The private sector sometimes has to deal with collective bargaining which you want to outlaw in the public sector.

gunnut
21 Jul 06,, 22:31
The private sector sometimes has to deal with collective bargaining which you want to outlaw in the public sector.

Collective bargaining also should obey the law of economics.

What are these unions? Really? They are labor monopolies. We have laws against monopolies. Someone actually saw my argument way back at the beginning of the 20th century and tried to bring the labor unions under the control of the Sherman Antitrust Act. The court ruled against the plantiff.

What are public employees unions? They are monopolies in a monopoly.

The government is a vast monopolistic beast. It does whatever it wants and we can't establish services to compete against it. That's monopoly.

US Postal Service is the best example of a government monopoly. It and only it can deliver mail. No one else can compete against it. It then uses this monopoly to fund its other operations, mainly package delivery. UPS and FedEx can beat the USPS at package delivery any time, any where. USPS stays in the game by funding it with money from its monopoly of mail delivery.

Micorsoft does the same thing and look how much trouble they're in. They use their nearly monopoly in operating systems market to fund their free internet browser business. Microsoft was sued by 19 states and the EU.

ZFBoxcar
22 Jul 06,, 03:58
I am not supporting government service monopolies. I have no problem with the private sector either competing with or supplanting government services. What I am saying is that artificially lowering the cost of labour by banning organization (the labour market is a market after all) is just as wrong as government monopoly. Why not propose simply getting around unions by having government management contract out their labour privately through a bidding process? That way the unions will either have to be in perpetual strike at which point they can be completely replaced by contract workers or the unions will learn to become less bloated and more market oriented.

astralis
22 Jul 06,, 06:21
How to cure the budget problem? Easy. Outlaw public employees unions.

gunnut,

actually, running the federal gov't itself is relatively inexpensive in relation to the federal budget. the biggest drains on the budget are social programs, whose problem is that they do not change in accordance to the times (medical technology have allowed us to live longer, more productive lives well into what was once considered old age). this is of course compounded by the fact that the elderly who benefit the most from these programs are also one of the most politically powerful/active groups in the country.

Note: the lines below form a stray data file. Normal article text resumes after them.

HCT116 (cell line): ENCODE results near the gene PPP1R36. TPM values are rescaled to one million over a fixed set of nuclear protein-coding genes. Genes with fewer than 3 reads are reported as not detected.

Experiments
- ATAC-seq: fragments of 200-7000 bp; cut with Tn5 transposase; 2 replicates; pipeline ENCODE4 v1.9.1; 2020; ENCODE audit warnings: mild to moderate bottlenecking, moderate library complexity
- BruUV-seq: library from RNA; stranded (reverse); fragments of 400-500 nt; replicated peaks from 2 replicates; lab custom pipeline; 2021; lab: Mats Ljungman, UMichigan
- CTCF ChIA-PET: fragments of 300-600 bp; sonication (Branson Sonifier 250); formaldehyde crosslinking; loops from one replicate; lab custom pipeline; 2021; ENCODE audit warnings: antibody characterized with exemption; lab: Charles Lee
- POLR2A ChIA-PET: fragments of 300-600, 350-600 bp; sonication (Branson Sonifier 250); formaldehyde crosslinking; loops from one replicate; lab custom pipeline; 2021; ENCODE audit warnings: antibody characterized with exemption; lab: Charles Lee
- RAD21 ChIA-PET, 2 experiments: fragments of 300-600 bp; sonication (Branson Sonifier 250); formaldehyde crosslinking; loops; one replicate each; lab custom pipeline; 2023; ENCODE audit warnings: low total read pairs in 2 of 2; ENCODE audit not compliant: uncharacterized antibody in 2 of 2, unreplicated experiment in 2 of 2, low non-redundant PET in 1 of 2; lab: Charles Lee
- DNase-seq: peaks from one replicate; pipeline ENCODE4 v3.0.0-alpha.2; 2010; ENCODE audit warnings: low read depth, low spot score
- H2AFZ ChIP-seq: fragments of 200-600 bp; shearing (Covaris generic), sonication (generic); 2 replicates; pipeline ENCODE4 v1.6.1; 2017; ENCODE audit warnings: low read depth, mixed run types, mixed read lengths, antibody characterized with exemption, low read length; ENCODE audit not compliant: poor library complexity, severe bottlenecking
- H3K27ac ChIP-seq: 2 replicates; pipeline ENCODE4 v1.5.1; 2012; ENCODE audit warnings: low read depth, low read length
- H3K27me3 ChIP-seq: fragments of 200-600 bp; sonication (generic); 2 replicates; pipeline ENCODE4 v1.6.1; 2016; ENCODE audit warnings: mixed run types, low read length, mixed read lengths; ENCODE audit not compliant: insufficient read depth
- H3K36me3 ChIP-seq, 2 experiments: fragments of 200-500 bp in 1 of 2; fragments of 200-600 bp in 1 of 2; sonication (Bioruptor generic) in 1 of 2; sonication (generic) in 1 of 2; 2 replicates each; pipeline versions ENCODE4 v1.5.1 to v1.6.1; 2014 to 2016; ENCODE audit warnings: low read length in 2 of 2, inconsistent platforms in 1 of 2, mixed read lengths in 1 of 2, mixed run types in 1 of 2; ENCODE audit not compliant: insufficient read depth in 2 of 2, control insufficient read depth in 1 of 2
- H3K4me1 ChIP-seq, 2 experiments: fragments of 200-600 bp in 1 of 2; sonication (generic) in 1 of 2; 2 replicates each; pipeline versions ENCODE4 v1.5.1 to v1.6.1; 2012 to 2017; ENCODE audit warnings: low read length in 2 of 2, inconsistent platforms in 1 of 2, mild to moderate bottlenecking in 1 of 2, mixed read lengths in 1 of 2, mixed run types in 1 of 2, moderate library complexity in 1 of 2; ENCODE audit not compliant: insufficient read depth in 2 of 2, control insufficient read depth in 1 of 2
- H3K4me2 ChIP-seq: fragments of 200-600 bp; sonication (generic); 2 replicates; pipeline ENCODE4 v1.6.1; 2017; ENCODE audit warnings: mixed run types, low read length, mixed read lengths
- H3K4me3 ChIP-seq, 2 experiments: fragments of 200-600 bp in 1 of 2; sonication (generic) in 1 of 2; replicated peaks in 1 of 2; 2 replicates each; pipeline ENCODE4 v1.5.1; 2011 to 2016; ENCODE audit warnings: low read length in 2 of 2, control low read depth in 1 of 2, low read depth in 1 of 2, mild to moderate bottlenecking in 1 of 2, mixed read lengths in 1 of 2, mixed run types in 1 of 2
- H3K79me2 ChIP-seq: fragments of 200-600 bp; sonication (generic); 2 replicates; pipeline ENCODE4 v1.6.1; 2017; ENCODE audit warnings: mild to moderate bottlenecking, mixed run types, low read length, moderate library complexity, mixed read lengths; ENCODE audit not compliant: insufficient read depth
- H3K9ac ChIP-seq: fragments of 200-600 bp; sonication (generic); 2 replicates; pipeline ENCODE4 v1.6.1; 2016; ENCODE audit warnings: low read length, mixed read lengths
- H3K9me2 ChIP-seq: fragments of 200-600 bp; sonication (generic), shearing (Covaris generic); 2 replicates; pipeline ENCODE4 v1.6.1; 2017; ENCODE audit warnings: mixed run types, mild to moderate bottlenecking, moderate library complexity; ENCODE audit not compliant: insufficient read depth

also, regarding privatization, there's of course the political difficulty of getting the gov't to actually get rid of public employee unions, an altogether unpopular act with either party. past that, examples ranging from singapore to taiwan to even california also demonstrate that privatization is not necessarily a cure-all panacea, either! :eek:

gunnut
22 Jul 06,, 09:47
I am not supporting government service monopolies. I have no problem with the private sector either competing with or supplanting government services. What I am saying is that artificially lowering the cost of labour by banning organization (the labour market is a market after all) is just as wrong as government monopoly. Why not propose simply getting around unions by having government management contract out their labour privately through a bidding process? That way the unions will either have to be in perpetual strike at which point they can be completely replaced by contract workers or the unions will learn to become less bloated and more market oriented.

Fortunately I have this problem solved as well. :eek:

We'll make labor unions compete with each other.

Imagine that, actually competing for your business. Have multiple labor unions compete for a contract with a company. It's still "collective bargaining," just not a monopoly any more. :biggrin:

gunnut
22 Jul 06,, 09:50
gunnut,

actually, running the federal gov't itself is relatively inexpensive in relation to the federal budget. the biggest drains on the budget are social programs, whose problem is that they do not change in accordance to the times (medical technology have allowed us to live longer, more productive lives well into what was once considered old age). this is of course compounded by the fact that the elderly who benefit the most from these programs are also one of the most politically powerful/active groups in the country.

Actually you'll be surprised at how much we pay the government employees, for life, with health benefits, for life. We should cut back on social programs as well. I truly believe the government spends 90% of the budget in various social programs on all levels of administration. Only 10% of the money actually reach those who truly need help.


also, regarding privatization, there's of course the political difficulty of getting the gov't to actually get rid of public employee unions, an altogether unpopular act with either party. past that, examples ranging from singapore to taiwan to even california also demonstrate that privatization is not necessarily a cure-all panacea, either! :eek:

Have the courts split up the labor unions like how they split up Ma Bell into Baby Bells.

HistoricalDavid
22 Jul 06,, 13:14
Is it perhaps time to increase the retirement age across the Western world? (from its current level, in various countries, of 60 to 65.)

I'm probably going to be working until I'm 75+, ha.

gunnut
22 Jul 06,, 18:28
Is it perhaps time to increase the retirement age across the Western world? (from its current level, in various countries, of 60 to 65.)

I'm probably going to be working until I'm 75+, ha.

I believe the US is already at 67. That being the age one is allowed to receive Social Security checks. Private companies and insurance policies or whatever may be different and stays at 65.